The Iowa Hunger Summit: What is Africa’s Gain? By Abdallah el-Kurebe



“…Moving from Green Revolution to the Gene Revolution,” Dr. Borlaug

As the UN World Food Day approaches, organizations across the globe are warming up for the October date in preparation for discussions and other activities aimed at tackling global hunger.

The World Food Prize Foundation is prepared to host the 2013 edition of The World Food Prize. The annual series of events is held to commemorate with the UN World Food Day. Better known as “The Nobel Prize for Food and Agriculture” created in 1986 by Nobel Peace Prize Laureate and “Father of the Green Revolution,” Dr. Norman E. Borlaug.

It is the world’s most prestigious gathering for improving food security, enhancing agriculture and nutrition, and reducing hunger and poverty globally. This year’s Borlaug Dialogue conference will launch a year-long Centennial Observance of Dr. Borlaug’s birth, with special focus on biotechnology, sustainability and climate volatility.

This is a symposium that gathers international leaders and thinkers for high-level “conversations” on critical issues in fighting global hunger. This October, global leaders like former Prime Minister of Great Britain, Tony Blair; current President of Iceland, Olafur Ragnar Grimsson and President of the Pontifical Council for Justice and Peace, Cardinal Peter K. A. Turkson will attend the event.

At the event, three distinguished scientists – Marc Van Montagu of Belgium, Mar-Dell Chilton and Robert T. Fraley of the United States will share the 2013 World Food Prize for their independent, individual breakthrough achievements in founding, developing and applying modern agricultural biotechnology. Their research has made it possible for farmers to grow crops with improved yields, resistance to insects and disease, and the ability to tolerate extreme variations in climate such as excessive heat and drought.

“The revolutionary biotechnology discoveries of these three individuals – each working in separate facilities on two continents – unlocked the key to plant cell transformation using recombinant DNA. Their work led to the development of a host of genetically enhanced crops grown by 17.3 million farmers worldwide on 170 million hectares around the globe. Over 90 percent of these are small resource-poor farmers in developing countries,” according to 2013 Borlaug Dialogue and Global Youth Institute.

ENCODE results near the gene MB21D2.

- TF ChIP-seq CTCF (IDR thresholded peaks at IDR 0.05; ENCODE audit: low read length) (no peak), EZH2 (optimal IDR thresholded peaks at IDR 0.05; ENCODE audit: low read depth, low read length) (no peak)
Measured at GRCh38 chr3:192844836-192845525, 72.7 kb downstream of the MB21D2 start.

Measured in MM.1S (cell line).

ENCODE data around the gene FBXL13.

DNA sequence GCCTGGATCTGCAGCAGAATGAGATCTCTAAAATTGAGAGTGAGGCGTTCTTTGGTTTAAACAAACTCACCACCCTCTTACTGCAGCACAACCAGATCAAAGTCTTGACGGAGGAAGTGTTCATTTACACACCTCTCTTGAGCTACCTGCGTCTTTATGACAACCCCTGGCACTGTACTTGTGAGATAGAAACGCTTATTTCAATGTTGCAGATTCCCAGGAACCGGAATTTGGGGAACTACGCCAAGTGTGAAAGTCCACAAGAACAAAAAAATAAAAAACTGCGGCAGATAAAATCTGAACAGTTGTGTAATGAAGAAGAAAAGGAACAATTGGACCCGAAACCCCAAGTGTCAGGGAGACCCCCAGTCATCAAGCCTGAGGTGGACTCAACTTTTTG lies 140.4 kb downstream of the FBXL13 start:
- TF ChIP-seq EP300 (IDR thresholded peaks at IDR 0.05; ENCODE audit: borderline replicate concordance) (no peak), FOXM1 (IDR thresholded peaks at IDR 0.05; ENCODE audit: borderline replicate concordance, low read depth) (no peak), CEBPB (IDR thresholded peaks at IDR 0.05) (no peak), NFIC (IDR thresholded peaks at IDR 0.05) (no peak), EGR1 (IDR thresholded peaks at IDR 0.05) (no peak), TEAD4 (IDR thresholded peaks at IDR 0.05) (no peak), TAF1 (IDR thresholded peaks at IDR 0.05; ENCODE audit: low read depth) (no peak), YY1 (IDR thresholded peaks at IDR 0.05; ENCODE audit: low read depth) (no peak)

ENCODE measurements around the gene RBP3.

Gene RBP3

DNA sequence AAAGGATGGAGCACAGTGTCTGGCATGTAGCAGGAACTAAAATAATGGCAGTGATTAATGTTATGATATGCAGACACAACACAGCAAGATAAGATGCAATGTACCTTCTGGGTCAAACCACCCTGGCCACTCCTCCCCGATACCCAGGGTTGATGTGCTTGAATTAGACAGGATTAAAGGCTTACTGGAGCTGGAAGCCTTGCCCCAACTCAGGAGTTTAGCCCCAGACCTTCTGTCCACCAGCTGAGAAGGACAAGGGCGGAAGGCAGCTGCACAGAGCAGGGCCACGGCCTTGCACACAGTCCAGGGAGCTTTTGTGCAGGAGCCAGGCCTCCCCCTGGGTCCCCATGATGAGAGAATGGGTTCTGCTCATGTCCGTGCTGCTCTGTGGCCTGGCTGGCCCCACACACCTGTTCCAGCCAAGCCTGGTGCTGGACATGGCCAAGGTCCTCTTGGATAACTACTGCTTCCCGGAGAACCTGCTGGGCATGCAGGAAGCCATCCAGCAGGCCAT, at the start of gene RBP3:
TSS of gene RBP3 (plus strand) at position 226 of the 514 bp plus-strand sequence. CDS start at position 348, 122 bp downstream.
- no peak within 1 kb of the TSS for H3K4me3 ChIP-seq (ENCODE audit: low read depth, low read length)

Exceptional array of global leaders, experts and scientists will take diverse set of viewpoints to the Dialogue. Of great note is that Nigeria’s Kanayo Nwanze, who is the President of the UN’s International Fund for Agricultural Development will be there.

From the African Continent, Nigeria’s Minister of Agriculture and Rural Development, Akin Adesina and Malawian Minister of Agriculture and Food Security, Peter Mwanza will attend the Iowa Hunger Summit.

Though Africa’s representation to the Summit is rather infinitesimally small, one important thing remains that two relevant personalities (Ministers of Agriculture) will be there to listen to scientists.

Africa should strategically be a beneficiary of the upcoming Summit because the thematic subjects of biotechnology, sustainability and climate volatility are all important to the plight of the continent.

By 2050 the world’s population will rise to 9 billion and to satisfy demand, the UN’s Food and Agriculture Organisation (FAO) has predicted that food production will need to increase by 70 percent. This has serious implications for developing countries, particularly the African continent where land and water resources are increasingly being degraded and depleted. This is therefore, the place of recent advances in agricultural science.

With Biosciences for Farming in Africa (B4FA)’s entry into Africa, a pace has been set for small, medium and big time farmers in the continent to minimize losses in their farms. B4FA is an independent programme specifically designed to encourage informed discussion about the potential application of biosciences and genetics for farming in Africa.

B4FA, apart from training over 160 Journalists in the fundamentals of modern agricultural biotechnology developments and science journalism, is sponsoring eight journalists, two each from Nigeria, Tanzania, Uganda and Ghana to the Iowa Hunger Summit.

Africa will gain positively from the Summit that will “explore how new technologies and farm management practices, from improved seeds to better extension, are enabling farms to be more resilient to the impacts of climate change and how they will continue to adapt in the future.”

Africa’s Nigeria is the most populous of the 54 countries with a population of nearly 160 million people. As at the present, the per capita income is less than a Dollar per day. This signifies the state of poverty of a country that is threatened by food insecurity. By 2050, this figure might triple and which gives a veritable reason for concerted efforts for mass food production.

Expectedly therefore, African governments should sponsor her scientists to the event that would enhance their knowledge of the ‘improved’ science of Mass Food Production. This will be a big gain for the continent, no more; no less. Over the last 60 years, the science of molecular genetics, which is also referred to as New Genetics, has opened up uncommon opportunities for shaping the future of agriculture, industry, medicine and environment protection.

Africa will gain enormously at the 2013 Borlaug Dialogue symposium, which will focus on the nexus of three subjects that are central to the global challenges we face in the 21st century: Biotechnology, sustainability and climate volatility, aside from honouring Dr. Borlaug’s passionate belief in science.

Abdallah el-Kurebe is B4FA Media Fellow and can be reached at [email protected]

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